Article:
If you've watched a box set on TV you'll be quite used to the three minute recap at the start of a new episode. Sometimes we find that quite frustrating because we just want to get on with the story. Sometimes we find it quite helpful because it reminds us what's happened previously. It's been a year or so since we first looked at 2 Corinthians together, so it's worthwhile recapping what's happened previously so we can get on with the story.
Paul planted the church in Corinth, a city we find in modern day Greece. It was a challenging place to follow Jesus. Corinth was stuffed full of temples of counterfeit gods. The goddess Aphrodite was worshipped as a prostitute. Paul later moved on to Ephesus, but while there, he likely received a letter from the Corinthians asking for some advice. That letter became the book of 1 Corinthians. Now at some point Paul made an emergency visit back to Corinth. And it seems likely that following that visit, Paul wrote a strong letter calling on the Corinthians to repent. Paul's friend Titus carried that letter. When Paul found out the Corinthians had accepted his message and repented, he wrote the letter of 2 Corinthians to express his thanksgiving for their renewed obedience.
The first section that we covered last year concerned Paul's apostolic ministry. God had appointed Paul to a ministry of reconciliation. Paul says to the Corinthians:
"We implore you on Christ's behalf: Be reconciled to God." [2 Cor 5:20]
This call is supported by Paul's sacrificial ministry. Paul says to the Corinthians:
"As servants of God we commend ourselves in every way: in great endurance; in great troubles; hardships and distresses." [2 Corinthians 6:4]
Paul's love for the Corinthians is plain to see by the extents he goes to bring the gospel message. So he calls on them to be reconciled to God, and himself the bringer of God's message. Just look how personal Paul's tone is in 6:1-13:
"We have spoken freely to you, Corinthians, and opened wide our hearts to you. 12 We are not withholding our affection from you, but you are withholding yours from us. 13 As a fair exchange—I speak as to my children—open wide your hearts also."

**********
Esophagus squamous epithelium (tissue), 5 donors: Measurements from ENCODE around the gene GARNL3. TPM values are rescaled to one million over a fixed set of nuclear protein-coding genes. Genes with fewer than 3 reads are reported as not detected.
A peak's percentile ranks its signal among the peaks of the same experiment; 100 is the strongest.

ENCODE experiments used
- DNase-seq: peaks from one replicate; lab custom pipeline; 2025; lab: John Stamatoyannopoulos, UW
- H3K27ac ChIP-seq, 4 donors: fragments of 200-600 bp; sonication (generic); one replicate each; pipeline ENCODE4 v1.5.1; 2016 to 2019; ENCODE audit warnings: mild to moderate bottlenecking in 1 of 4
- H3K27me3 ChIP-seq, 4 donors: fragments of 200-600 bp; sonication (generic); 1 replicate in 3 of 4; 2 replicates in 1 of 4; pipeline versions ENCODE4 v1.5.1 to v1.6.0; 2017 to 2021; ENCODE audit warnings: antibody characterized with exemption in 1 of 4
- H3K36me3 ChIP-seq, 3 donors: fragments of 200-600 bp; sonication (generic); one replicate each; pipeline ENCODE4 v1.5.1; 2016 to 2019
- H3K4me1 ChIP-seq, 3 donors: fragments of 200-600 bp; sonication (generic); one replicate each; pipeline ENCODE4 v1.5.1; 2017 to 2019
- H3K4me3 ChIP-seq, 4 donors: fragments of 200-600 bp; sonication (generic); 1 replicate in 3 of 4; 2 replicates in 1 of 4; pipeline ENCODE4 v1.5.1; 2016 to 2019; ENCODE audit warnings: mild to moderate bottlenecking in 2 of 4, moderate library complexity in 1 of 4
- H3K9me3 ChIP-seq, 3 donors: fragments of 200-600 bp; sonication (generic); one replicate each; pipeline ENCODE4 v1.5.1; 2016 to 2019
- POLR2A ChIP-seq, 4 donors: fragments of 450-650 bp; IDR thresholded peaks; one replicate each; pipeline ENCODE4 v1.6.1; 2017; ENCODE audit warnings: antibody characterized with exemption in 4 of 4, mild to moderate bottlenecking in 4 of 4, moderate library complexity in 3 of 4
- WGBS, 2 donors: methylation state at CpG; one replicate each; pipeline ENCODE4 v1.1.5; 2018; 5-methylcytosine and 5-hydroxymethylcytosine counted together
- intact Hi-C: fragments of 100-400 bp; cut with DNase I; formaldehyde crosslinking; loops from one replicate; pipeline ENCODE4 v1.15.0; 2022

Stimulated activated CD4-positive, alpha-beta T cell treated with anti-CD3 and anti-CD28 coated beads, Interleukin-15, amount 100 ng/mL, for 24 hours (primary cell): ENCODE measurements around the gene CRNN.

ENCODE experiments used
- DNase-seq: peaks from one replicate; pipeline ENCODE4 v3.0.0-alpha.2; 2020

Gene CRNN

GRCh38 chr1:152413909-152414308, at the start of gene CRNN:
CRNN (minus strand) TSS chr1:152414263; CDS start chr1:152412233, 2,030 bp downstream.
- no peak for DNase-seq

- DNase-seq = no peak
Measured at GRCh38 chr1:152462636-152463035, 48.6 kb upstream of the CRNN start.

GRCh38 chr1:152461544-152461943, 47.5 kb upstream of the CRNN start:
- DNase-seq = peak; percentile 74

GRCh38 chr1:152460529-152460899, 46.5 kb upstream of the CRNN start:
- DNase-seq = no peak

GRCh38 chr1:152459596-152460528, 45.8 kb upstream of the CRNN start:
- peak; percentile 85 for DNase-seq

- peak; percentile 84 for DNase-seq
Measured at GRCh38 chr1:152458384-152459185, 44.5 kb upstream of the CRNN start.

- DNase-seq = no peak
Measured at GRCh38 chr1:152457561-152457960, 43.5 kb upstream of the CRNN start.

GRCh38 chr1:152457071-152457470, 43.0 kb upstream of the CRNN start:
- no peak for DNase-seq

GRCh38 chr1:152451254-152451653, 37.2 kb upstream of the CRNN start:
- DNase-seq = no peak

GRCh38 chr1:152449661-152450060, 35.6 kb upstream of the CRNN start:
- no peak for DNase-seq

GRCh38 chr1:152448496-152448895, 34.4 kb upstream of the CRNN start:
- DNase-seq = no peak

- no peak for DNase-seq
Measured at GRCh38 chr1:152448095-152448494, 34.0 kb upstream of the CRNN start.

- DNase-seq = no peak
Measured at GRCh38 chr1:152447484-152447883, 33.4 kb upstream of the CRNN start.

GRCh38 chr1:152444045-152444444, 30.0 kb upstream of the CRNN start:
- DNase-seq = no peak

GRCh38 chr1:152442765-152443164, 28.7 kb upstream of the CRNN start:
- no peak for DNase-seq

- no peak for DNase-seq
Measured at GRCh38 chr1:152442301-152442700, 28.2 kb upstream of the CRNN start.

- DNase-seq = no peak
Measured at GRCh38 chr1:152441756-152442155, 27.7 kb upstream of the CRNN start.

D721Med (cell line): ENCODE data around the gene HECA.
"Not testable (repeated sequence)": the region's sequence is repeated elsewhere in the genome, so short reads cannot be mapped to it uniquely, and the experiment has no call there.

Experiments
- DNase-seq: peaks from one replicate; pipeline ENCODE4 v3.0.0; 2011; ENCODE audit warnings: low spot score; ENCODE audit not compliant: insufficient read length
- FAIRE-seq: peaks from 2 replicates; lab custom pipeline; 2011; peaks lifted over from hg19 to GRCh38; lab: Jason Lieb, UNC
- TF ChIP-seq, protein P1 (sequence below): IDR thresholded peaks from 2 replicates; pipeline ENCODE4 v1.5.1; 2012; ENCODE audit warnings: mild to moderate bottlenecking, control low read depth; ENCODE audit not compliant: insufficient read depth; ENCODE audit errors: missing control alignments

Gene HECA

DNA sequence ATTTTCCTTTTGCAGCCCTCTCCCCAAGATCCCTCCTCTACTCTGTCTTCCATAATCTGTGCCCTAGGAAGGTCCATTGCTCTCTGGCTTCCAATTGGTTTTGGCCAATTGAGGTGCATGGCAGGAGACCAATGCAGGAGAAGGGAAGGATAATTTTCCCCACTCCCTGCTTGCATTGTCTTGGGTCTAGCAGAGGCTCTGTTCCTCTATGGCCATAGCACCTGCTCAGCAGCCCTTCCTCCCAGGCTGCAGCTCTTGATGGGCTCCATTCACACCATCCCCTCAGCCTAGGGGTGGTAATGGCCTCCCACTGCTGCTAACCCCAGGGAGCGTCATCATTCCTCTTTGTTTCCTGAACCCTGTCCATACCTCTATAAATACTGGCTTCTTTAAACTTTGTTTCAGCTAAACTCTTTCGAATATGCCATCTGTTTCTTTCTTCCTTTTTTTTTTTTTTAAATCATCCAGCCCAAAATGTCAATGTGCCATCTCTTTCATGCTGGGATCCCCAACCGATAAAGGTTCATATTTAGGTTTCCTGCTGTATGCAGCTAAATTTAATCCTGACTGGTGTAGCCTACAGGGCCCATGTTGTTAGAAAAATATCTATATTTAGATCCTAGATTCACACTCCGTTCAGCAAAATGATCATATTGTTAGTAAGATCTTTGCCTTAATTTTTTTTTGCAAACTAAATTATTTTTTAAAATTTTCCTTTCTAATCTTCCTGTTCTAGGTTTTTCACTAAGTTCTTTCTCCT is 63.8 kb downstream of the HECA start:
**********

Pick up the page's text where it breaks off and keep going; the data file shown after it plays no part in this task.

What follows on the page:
What is the response Paul is looking for? What does it mean for them to open their hearts? We'll see from our passage today that Paul is calling the Corinthians to separate from the worship of counterfeit gods. For the Children of God are not to worship Counterfeit Gods.
You might think well this is going to be a very nice history lesson this morning, but not very relevant to me. You won't find any temples of Aphrodite here in Gateshead after all. But the reality is there are plenty of things in our lives that seek to God's place in our hearts. Does anything compete for God's place in your heart? If so, what Paul has to say is relevant to you too.
Paul gives his readers three truths they need to remember if they are turn from worshipping counterfeit gods. The first is this: Remember your identity (14-16a). Look with me at verse 14:
"Do not be yoked with unbelievers."
Believers are not to be yoked, or closely partnered, with unbelievers. Paul is using a image from Deuteronomy where it was prohibited for an ox and donkey to be yoked. It was unequal partnering. One animal smaller than the other, the other was quicker than the other. It's just a bit of a disaster when it comes to ploughing your field! So what does Paul mean when he says do not be yoked with unbelievers.